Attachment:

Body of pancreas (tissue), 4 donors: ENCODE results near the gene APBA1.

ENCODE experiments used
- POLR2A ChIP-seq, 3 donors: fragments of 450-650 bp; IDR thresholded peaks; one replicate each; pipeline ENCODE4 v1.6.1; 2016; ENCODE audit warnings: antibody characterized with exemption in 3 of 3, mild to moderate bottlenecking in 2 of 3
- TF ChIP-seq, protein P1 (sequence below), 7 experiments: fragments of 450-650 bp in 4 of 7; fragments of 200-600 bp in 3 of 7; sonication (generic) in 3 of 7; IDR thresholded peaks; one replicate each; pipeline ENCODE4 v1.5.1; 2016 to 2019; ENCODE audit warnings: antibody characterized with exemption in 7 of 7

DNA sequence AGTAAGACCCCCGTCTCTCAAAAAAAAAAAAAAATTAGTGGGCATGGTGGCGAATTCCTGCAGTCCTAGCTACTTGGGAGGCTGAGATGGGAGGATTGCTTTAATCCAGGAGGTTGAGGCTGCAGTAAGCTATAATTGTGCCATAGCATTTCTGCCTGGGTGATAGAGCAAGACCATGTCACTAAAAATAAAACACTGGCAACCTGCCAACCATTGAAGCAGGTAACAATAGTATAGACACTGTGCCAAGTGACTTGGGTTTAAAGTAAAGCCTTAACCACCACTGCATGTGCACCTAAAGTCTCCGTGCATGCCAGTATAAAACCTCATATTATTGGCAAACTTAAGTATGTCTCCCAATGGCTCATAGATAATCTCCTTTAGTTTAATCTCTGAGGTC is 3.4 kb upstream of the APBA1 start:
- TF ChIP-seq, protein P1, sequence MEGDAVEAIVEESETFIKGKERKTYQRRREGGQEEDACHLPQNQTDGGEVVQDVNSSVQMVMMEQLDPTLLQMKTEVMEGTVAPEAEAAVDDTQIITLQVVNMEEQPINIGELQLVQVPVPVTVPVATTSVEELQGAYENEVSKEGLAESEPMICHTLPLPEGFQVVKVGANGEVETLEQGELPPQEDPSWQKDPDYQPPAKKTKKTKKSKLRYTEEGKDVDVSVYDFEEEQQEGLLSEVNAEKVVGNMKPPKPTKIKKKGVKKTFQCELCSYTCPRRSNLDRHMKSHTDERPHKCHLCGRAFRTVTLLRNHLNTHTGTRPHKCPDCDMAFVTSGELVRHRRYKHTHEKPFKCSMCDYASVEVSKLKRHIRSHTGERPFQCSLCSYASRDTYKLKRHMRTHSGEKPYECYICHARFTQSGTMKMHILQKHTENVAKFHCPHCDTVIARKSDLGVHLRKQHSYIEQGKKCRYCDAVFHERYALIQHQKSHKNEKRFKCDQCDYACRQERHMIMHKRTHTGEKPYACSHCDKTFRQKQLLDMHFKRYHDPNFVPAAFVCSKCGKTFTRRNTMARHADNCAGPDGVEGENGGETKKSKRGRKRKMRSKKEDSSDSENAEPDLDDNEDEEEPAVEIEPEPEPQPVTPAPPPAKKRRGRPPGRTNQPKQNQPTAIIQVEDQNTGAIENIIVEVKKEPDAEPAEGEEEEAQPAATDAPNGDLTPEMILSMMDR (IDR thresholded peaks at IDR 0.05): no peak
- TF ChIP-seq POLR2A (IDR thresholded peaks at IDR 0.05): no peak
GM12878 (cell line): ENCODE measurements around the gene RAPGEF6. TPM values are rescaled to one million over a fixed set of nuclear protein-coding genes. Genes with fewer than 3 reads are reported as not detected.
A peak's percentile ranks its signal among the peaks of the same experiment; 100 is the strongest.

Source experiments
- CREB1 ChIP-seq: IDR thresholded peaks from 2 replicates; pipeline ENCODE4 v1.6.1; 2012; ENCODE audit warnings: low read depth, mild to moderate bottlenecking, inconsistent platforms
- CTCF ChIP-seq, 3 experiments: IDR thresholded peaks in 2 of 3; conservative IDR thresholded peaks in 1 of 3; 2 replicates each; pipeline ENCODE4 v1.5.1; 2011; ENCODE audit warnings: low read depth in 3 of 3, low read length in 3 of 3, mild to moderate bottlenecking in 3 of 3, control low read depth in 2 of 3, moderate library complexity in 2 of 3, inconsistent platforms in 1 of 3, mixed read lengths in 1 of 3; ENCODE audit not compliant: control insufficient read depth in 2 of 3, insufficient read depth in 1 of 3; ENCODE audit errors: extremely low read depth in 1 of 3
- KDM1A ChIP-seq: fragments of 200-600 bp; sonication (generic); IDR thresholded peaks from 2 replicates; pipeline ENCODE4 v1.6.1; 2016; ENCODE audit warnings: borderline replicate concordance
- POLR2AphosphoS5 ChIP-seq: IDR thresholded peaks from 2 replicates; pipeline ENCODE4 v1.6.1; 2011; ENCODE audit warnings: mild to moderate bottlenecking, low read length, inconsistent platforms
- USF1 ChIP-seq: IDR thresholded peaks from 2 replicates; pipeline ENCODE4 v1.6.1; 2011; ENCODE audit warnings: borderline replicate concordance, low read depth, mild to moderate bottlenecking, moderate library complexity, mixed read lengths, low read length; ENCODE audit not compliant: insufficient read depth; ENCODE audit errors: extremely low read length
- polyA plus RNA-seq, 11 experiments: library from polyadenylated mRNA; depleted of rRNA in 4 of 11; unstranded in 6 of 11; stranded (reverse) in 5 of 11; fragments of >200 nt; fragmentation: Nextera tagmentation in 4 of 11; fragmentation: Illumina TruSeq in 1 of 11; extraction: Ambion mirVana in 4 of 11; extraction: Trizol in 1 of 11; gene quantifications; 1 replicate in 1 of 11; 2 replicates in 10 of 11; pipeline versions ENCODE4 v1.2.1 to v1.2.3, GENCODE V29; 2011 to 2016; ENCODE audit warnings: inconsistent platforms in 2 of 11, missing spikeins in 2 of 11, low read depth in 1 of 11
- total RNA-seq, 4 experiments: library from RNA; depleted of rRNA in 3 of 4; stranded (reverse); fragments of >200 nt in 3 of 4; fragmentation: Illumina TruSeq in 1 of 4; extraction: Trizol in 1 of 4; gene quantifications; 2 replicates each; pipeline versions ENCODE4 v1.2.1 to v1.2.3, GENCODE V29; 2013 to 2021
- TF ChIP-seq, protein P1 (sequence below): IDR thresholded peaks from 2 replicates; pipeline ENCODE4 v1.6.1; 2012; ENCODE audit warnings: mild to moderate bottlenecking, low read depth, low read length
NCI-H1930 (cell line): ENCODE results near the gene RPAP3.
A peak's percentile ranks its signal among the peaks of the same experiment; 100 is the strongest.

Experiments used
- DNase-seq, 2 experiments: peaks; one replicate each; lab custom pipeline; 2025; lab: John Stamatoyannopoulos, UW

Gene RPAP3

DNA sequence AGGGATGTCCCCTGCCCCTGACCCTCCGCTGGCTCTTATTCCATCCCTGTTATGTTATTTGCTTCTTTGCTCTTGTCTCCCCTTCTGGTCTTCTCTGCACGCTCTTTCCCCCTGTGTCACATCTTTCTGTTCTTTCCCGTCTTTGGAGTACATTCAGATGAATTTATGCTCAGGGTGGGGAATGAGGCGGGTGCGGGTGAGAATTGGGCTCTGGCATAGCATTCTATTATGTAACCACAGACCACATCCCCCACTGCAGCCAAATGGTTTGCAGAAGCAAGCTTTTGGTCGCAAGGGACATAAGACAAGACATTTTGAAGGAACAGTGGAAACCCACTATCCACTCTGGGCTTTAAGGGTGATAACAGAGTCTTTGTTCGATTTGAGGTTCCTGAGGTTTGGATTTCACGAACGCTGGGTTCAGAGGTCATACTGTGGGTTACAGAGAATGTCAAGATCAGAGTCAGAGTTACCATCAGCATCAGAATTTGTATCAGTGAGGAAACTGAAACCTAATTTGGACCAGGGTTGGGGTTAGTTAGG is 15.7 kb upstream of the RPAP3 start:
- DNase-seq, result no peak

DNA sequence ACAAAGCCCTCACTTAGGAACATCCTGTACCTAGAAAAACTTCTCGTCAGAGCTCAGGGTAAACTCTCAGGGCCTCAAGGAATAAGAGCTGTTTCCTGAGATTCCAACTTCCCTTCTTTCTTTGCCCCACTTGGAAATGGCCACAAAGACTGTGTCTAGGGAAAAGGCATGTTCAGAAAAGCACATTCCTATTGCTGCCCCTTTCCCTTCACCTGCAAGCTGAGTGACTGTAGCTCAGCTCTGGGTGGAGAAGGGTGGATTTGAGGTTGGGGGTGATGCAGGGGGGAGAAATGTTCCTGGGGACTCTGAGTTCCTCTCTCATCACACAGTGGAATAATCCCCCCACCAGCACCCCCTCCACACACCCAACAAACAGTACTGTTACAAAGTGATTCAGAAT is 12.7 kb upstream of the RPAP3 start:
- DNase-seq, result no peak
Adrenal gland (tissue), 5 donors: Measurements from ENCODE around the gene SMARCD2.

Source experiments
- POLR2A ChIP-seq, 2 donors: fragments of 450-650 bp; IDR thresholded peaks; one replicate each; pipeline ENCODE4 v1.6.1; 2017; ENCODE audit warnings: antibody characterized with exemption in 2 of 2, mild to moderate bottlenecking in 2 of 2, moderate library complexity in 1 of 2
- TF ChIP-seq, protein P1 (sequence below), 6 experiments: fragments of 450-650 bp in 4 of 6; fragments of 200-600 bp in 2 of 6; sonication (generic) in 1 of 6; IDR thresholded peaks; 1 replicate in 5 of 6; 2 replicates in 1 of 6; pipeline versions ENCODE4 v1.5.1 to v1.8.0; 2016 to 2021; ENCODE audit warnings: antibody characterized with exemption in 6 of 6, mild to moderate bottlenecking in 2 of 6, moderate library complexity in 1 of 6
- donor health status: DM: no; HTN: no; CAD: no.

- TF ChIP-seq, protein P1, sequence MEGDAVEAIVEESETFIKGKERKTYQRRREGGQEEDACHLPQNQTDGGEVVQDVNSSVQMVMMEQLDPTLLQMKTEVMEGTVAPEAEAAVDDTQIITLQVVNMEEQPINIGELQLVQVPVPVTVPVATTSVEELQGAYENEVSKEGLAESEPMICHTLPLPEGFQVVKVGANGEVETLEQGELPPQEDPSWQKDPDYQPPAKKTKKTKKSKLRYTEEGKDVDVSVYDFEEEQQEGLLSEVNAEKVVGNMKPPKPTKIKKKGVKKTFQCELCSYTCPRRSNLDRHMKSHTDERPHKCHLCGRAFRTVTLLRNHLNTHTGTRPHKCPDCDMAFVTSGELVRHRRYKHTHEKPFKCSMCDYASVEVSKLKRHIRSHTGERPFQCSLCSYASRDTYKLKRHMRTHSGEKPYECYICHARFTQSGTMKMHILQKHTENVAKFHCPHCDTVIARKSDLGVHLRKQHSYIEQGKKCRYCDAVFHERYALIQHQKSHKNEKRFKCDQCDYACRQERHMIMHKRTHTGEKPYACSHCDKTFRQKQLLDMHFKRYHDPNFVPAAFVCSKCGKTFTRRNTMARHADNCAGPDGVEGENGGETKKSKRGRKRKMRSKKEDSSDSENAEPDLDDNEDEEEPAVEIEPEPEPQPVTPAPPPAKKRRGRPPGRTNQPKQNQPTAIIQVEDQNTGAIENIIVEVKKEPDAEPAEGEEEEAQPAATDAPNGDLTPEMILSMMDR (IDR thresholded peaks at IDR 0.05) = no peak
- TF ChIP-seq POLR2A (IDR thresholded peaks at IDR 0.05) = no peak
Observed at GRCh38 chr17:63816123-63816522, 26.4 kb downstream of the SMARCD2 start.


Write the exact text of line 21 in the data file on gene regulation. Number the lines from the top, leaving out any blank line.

Experiments used